• validation… do the models support the business well?
      • code & test generation to different platforms?
    • A lesson from eXtreme programming (XP)
      • forget paperware… focus only on stuff that executes
      • (automated) testing
      • refactoring
      • responsive to change
    • XP works on homogeneous systems
      • written in one language & environment
    • MDA abstracts from heterogeneous environment to homogeneous environment
      • abstractions are closer to business model
      • tools required to move X practices to MDA
  • MDA – meta modeling space 1
  • MDA – meta modeling space 2
  • MDA – Defining a Family of Languages
    • Precise templates for the domains of language definition
      • Concrete notation
      • Abstract syntax
      • Instances
      • Mappings between these
    compose with …
    • Generate models of languages (or fragments) from these templates
      • Classes, attributes
      • Objects, slots
    • Compose fragments
    • Build consistently architected language family
      • Even including relationships across languages
    Classes Specification Instances Namespaces Instance class attrib object slot generate: , class, attribute object, slot
  • MDA – meta modeling space 3
  • Rate of change
    • Tools that support exploration of specifications through instances
      • Permits automated testing of specs (programs or models)
    • A tool implementing a language 4 defining languages can be used to generate tools to support particular languages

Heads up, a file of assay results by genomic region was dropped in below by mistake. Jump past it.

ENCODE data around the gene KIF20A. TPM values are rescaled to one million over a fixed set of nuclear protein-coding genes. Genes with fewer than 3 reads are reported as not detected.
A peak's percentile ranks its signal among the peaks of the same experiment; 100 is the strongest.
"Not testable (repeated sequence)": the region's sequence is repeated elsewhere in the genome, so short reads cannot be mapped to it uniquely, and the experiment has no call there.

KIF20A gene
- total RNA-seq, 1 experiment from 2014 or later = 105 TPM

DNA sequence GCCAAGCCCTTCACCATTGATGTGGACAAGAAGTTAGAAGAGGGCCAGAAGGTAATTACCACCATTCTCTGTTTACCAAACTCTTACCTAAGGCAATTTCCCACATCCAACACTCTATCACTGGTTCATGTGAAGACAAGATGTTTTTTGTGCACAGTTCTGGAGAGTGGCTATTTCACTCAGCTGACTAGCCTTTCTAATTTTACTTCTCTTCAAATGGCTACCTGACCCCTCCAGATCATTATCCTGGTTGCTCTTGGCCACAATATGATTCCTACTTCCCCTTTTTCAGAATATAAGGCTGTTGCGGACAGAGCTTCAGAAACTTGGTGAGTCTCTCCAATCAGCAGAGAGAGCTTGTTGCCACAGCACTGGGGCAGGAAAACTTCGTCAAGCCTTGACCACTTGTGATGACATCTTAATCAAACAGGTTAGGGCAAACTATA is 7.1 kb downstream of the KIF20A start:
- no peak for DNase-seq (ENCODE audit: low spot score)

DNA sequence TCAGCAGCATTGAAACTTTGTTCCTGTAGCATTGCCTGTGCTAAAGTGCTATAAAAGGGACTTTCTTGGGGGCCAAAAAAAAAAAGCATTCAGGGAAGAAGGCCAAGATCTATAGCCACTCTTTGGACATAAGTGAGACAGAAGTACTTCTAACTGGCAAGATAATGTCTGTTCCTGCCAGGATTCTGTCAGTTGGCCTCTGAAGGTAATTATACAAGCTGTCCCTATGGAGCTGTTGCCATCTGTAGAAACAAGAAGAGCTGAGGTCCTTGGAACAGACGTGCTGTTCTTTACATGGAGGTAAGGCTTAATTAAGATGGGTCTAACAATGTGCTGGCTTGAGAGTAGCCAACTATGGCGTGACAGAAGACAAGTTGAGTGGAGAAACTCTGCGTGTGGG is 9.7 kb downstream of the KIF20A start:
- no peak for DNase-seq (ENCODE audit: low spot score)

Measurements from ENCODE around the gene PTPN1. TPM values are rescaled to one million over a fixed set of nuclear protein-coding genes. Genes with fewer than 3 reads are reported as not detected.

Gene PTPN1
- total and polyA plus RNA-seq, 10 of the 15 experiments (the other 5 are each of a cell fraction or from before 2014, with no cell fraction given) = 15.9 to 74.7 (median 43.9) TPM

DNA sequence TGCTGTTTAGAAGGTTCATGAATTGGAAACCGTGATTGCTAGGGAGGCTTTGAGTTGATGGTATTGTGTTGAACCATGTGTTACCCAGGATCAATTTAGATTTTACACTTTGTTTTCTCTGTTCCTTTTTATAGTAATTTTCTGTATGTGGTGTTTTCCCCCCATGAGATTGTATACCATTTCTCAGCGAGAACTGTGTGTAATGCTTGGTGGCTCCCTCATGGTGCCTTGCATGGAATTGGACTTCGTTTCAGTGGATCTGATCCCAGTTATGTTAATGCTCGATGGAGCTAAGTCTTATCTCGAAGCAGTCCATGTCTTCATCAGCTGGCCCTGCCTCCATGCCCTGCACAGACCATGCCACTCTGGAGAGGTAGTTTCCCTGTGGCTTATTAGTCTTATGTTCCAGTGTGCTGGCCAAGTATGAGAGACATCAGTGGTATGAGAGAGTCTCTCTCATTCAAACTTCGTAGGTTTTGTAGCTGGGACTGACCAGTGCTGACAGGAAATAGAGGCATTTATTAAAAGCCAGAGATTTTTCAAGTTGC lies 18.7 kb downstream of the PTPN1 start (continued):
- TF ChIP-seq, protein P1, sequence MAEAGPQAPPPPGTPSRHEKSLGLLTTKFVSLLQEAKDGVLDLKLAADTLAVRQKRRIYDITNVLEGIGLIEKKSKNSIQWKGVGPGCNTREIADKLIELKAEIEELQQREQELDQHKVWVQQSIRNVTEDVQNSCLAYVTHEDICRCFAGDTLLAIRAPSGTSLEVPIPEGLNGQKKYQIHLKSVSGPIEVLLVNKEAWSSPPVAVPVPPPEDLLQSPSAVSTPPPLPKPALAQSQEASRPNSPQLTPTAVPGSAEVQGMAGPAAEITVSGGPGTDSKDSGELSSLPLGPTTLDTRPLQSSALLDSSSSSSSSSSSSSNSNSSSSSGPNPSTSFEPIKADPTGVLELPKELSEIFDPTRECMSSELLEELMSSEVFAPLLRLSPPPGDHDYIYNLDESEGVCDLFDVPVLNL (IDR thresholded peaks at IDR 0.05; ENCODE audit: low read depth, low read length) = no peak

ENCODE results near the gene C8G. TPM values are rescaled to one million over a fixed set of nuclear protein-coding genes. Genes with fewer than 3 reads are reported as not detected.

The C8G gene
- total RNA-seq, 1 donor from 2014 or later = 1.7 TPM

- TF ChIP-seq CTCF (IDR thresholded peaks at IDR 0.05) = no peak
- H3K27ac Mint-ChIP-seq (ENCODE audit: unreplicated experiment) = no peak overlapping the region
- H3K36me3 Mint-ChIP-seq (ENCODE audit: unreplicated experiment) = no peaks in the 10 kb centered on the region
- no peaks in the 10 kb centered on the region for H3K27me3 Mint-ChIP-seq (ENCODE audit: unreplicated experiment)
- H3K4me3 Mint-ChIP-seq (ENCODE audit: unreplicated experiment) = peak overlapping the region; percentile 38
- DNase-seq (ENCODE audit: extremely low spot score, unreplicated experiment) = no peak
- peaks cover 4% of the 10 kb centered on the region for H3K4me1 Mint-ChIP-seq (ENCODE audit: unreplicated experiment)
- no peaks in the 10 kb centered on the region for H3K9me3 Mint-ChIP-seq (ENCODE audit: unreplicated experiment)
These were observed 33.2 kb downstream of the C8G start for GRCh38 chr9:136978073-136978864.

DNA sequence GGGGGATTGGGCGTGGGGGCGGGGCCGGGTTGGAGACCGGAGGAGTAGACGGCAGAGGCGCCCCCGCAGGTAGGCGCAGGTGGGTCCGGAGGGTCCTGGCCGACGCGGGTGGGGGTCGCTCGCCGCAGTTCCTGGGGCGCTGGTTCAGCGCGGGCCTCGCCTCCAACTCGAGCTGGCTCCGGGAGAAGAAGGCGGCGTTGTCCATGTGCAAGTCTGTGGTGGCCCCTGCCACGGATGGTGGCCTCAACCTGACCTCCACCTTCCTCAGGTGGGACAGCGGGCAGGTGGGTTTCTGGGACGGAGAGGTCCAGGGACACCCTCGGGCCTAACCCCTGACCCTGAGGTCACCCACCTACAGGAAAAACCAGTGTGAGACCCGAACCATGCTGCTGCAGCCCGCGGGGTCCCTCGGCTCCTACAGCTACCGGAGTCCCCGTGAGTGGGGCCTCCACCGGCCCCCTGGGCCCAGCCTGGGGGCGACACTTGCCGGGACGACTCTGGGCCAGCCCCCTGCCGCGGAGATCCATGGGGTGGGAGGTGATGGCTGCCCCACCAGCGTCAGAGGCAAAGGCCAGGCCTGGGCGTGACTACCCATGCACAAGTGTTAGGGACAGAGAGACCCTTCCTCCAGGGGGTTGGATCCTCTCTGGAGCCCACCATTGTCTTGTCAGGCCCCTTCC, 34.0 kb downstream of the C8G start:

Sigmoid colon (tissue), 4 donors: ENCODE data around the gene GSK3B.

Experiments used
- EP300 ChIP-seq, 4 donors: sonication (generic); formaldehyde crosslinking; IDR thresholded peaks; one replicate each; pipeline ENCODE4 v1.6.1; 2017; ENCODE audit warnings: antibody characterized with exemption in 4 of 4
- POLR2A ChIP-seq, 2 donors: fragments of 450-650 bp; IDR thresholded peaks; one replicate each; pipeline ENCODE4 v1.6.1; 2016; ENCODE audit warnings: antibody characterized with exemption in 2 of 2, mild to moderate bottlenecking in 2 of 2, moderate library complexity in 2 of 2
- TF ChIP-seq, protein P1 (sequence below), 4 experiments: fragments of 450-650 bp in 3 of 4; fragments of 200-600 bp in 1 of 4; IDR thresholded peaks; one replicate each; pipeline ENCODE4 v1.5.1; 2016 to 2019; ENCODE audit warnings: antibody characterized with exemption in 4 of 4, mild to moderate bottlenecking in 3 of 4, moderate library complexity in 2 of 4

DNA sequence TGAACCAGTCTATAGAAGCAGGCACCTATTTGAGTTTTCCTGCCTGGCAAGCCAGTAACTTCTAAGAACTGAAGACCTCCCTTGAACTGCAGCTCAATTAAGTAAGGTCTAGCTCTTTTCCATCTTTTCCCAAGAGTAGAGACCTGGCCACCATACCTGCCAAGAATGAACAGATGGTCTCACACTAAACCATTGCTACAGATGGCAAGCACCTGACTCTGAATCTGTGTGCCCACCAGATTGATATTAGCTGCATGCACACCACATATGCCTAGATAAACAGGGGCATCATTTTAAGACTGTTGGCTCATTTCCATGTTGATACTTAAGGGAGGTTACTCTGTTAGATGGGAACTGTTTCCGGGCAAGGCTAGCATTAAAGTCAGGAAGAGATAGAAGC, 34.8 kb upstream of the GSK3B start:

all the time hardly ever instances filmstrips traces language 4 defining languages specifications PIMs UML models PSMs programs language definitions
  • Metatools
    • Don’t live in a world of fixed languages
      • different domains use different modeling patterns (architectures)
      • some can be captured by templates, others need domain specific languages (DSLs)
    • But, if modeling is to be used in anger we need tools
      • tools need to be modeling language specific (both PS and PI)
      • main ‘brake’ is time-to-market of tools
    • Metatools generate tools from language definitions
      • through interpretation or compilation
      • still a long way to go
    • Metatools would admit opportunistic invention of DSLs
      • opportunistic identification and definition of patterns
      • more powerful than templates
  • Example metatools
    • MOF – www.omg.org
    • MetaEdit+ – www.metacase.com
    • Dome – www.htc.honeywell.com/dome/
    • XML – www.w3c.org
    • PROGRESS – graph grammars